The Sphinx Project

Not many people can say their entire existence has been one big lab experiment: poked and prodded by scientists, genetically modified to be the best and endure the worst, subjected to daily tests and trials that would kill a normal human. All Michaela wants is her own life, to be able to go to school, flirt with boys, maybe eat ice cream now and then. So when the chance to escape finally comes, Michaela and her sister grab it, taking their friends with them. But they weren’t the only ones to find their way out of those labs. Following close behind are another breed of creature, one that doesn’t know the difference between right and wrong, who exist only to feed their own hunger. The appearance of a strange boy who seems too much like them to be a coincidence makes things even more confusing. But as the world begins to literally fall apart around them, Michaela must accept his help, especially when she could lose the very thing she holds dearest: her sister.


30. Chapter Twenty-Nine

Arriving in New York, we began our search for The Rising Phoenix. In the early hour, the moon’s eerie glow slid between the tall buildings on either side of the street. Occasionally one of the bare bulbs that lined the road flickered into life, sending harsh circles streaming over the cracked asphalt below. Their irregular patterns sent sprawling shadows over everything.


We passed alleyways shrouded in darkness which sent chills crawling along my spine. I shivered, gazing nervously around us.


“This place is creepy,” Mouse said, more to herself than anyone else.


Briana slept beside me in the back while Nicole drove.


We eventually found the club. Its red-lit sign flickered tiredly, as though it, too, felt the late hour. We pulled over momentarily to take in all the information we could.


Two men stood at the door, both wearing black suits. At least one of them had a radio earpiece sitting in his ear, the wire curled behind his neck. They leaned against the walls on either side, talking.


They seemed bored and didn’t even turn their heads at the sound of the car. One stifled a yawn as a couple tottered out of the club. They ignored the men, completely absorbed in each other. They didn’t even thank them when one of the men unclasped a velvet rope hanging in their path.


The couple stumbled down the street away from us, seemingly unable to walk straight.


A decrepit yellow taxi drove lazily past us. The bouncers looked up at its approached. They waved it on when it tried to park outside the club, then leveled their gazes at us.


They wouldn’t have been able to see past the windows in this light, but they didn’t want us parked there.


“Let’s go before they come over here,” I said. “I don’t want them to see what we look like. They might not let us in tomorrow.”


Nicole put the car into gear and made a u-turn. As we drove away, I twisted in my seat to see a brunette girl, not much older than us, carrying two trash bags down the steps from the entrance.


We found a cheap hotel and managed a few hours’ sleep squashed into the small, lumpy beds. We couldn’t sleep too long—there were things we had to do before going back to The Rising Phoenix.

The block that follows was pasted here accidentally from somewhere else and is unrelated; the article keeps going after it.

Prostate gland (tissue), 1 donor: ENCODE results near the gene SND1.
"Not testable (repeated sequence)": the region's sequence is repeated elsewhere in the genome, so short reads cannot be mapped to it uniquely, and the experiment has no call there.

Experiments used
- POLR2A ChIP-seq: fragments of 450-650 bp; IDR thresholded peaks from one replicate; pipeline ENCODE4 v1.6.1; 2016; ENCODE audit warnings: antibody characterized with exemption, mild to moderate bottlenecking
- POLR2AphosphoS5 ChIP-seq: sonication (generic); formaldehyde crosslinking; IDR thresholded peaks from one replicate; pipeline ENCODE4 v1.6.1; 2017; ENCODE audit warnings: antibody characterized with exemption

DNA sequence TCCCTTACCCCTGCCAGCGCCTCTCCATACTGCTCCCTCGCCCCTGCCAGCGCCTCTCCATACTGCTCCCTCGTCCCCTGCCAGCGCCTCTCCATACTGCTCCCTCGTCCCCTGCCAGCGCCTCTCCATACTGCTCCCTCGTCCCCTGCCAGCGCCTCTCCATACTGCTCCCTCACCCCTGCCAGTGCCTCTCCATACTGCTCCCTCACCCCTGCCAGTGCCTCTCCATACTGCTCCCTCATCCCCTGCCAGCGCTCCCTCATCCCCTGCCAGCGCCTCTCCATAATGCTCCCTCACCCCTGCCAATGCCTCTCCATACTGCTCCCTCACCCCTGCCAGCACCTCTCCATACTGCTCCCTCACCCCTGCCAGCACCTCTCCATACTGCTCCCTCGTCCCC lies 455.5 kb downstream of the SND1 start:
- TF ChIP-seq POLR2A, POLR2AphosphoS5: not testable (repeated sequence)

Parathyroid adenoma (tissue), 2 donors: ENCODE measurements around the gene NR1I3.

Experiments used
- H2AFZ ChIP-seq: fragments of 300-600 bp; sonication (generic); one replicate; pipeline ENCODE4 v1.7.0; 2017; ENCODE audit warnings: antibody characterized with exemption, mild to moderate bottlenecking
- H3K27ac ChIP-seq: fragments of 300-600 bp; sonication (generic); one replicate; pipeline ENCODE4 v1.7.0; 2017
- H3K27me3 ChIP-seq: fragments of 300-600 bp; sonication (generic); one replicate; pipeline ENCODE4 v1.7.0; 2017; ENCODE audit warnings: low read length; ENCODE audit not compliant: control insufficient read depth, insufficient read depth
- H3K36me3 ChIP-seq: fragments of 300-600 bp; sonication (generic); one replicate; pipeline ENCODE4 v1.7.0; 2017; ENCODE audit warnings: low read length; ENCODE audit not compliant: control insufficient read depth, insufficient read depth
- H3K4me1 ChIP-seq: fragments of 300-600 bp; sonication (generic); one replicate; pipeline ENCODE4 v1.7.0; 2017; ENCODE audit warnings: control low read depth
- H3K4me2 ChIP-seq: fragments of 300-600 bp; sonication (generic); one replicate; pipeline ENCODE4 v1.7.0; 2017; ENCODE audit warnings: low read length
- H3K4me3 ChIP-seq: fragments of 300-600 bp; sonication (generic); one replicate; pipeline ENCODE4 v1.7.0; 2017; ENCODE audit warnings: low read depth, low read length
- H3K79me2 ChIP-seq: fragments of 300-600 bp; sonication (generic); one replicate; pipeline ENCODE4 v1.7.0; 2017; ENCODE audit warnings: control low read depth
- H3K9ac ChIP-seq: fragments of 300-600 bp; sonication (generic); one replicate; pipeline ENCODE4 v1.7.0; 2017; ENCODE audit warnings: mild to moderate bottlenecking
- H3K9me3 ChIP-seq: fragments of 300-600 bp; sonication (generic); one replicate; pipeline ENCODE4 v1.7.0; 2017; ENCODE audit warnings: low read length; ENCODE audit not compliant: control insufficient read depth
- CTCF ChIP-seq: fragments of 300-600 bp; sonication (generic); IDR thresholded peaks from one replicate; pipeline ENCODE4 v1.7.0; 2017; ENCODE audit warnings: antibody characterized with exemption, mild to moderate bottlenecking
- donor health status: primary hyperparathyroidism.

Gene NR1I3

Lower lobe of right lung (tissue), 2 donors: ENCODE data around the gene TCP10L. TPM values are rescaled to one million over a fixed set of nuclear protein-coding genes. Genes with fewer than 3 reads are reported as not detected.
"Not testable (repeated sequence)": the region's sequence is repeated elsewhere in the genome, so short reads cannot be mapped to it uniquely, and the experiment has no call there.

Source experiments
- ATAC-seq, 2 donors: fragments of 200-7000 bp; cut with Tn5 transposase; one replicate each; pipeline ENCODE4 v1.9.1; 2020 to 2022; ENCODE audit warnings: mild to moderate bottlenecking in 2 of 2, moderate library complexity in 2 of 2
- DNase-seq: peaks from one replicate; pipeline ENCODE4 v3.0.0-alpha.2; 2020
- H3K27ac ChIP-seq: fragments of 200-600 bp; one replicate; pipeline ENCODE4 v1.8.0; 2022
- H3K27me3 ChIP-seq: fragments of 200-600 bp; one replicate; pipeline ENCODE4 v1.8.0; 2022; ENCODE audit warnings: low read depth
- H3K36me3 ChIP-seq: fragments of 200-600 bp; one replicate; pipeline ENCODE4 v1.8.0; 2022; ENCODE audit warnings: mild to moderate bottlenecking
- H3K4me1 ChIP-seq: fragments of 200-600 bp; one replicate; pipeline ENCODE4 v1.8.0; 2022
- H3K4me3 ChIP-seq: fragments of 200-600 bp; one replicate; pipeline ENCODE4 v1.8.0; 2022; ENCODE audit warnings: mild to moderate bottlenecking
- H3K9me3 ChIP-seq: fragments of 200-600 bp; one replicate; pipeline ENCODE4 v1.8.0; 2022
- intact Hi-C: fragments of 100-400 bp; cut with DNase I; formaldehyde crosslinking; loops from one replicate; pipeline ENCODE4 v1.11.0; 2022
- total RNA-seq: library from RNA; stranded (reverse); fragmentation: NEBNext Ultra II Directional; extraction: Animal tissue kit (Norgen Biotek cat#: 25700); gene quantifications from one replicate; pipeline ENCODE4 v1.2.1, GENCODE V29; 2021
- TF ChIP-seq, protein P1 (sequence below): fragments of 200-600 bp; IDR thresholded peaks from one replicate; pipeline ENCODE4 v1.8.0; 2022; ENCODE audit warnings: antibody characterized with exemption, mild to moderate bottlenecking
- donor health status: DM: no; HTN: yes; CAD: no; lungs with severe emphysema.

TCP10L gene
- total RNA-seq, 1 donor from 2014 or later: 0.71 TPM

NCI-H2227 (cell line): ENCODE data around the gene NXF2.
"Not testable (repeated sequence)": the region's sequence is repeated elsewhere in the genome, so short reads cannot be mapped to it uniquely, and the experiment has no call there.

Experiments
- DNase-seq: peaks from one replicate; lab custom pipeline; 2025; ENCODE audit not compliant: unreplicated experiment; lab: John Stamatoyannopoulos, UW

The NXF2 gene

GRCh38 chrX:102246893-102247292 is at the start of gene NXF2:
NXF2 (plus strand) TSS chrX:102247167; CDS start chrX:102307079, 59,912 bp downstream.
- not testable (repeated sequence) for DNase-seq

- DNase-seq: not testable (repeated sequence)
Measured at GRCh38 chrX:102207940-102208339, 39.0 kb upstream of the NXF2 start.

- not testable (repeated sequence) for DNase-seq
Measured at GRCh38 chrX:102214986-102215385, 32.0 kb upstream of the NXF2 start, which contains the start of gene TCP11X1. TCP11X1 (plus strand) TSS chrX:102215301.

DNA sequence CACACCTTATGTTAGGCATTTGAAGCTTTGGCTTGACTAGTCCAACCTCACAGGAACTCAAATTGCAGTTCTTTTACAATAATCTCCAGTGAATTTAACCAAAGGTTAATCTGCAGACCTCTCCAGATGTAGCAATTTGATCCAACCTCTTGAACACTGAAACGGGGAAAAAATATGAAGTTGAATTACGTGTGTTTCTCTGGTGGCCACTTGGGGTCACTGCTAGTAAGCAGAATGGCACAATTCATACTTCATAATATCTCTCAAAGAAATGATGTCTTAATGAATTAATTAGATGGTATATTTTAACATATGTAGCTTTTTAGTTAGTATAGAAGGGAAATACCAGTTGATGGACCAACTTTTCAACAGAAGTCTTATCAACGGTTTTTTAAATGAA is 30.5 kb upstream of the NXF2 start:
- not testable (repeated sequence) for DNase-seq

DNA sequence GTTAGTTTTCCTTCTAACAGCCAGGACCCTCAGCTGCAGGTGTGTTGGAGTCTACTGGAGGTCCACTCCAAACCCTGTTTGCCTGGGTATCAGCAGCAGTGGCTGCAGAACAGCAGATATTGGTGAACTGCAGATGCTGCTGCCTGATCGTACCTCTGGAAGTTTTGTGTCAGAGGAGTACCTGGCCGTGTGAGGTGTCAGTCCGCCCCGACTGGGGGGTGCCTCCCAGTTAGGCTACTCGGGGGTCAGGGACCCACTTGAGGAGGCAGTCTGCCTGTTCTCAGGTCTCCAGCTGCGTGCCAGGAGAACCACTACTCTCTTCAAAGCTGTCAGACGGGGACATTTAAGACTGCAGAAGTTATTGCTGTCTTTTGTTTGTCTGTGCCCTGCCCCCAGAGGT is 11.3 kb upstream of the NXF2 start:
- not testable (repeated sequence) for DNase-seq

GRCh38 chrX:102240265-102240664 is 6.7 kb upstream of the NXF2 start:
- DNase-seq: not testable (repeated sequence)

Mouse drove us to a drug store, where we had some photos taken. She’d found someone online who could make us IDs. They were ready to go, but they needed our pictures to finish them off.


She said it’d been hard to find someone for the job. While drivers’ licenses were easy enough to come by, not many could deal with a passport. The others would be fine with just a license, but it would seem strange for me not to have a passport, seeing as I was supposed to live in a different country.


I had to wonder how on earth she’d been able to find them. I knew she was amazing with a computer, but surely something like this should have been harder to find.


Mouse took the car to get the IDs, leaving Briana, Nicole and I to walk several blocks in search of a second-hand clothing store. Mouse left us with directions before she’d left. We needed to find clothes that wouldn’t seem out of place in the nightclub, but at the same time we needed to be careful with our money. I doubted we’d be able to find a laser tag competition every time we were running low on funds.


Nicole and I easily chose outfits for ourselves and Mouse. Briana took a bit longer. We were hard-pressed to persuade her she didn’t need heels quite so high. I picked a slightly worn black purse with a long gold-colored chain from a table piled high with old bags. It would be handy to carry anything we needed, since none of the dresses had pockets.


We returned to the hotel and I fell back into bed. They weren’t that comfortable, but they were better than the car. Mouse arrived soon after, tossing our new identification at us.


“Emilie Elizabeth Lockwood,” I said, mostly to myself. “What are your names?”


“Bianca,” Briana replied, a scowl on her face. It wasn’t hard to imagine what she thought about that.


“Nina,” Nicole said with a shrug.


“Lily,” Mouse said. I was sort of surprised she’d chosen a name starting with an L like Lorelei, her real name. Sometimes I forgot she wasn’t actually called Mouse.


Sleepy, I settled down for a nap. I wanted to be refreshed as possible before tonight. Mouse and Nicole did too, but Briana decided not to.


“I’m going for a walk.” She slipped her feet into a pair of shoes.


“Where to?” I bit my lip, waiting for the scathing declaration that it wasn’t any of my business. It didn’t come.


“Nowhere in particular,” she said, far too nicely.


She left without another word. Mouse, Nicole and I exchanged confused looks before lying down to sleep. I doubted I’d ever understand quite how Briana’s mind worked.

Join MovellasFind out what all the buzz is about. Join now to start sharing your creativity and passion
Loading ...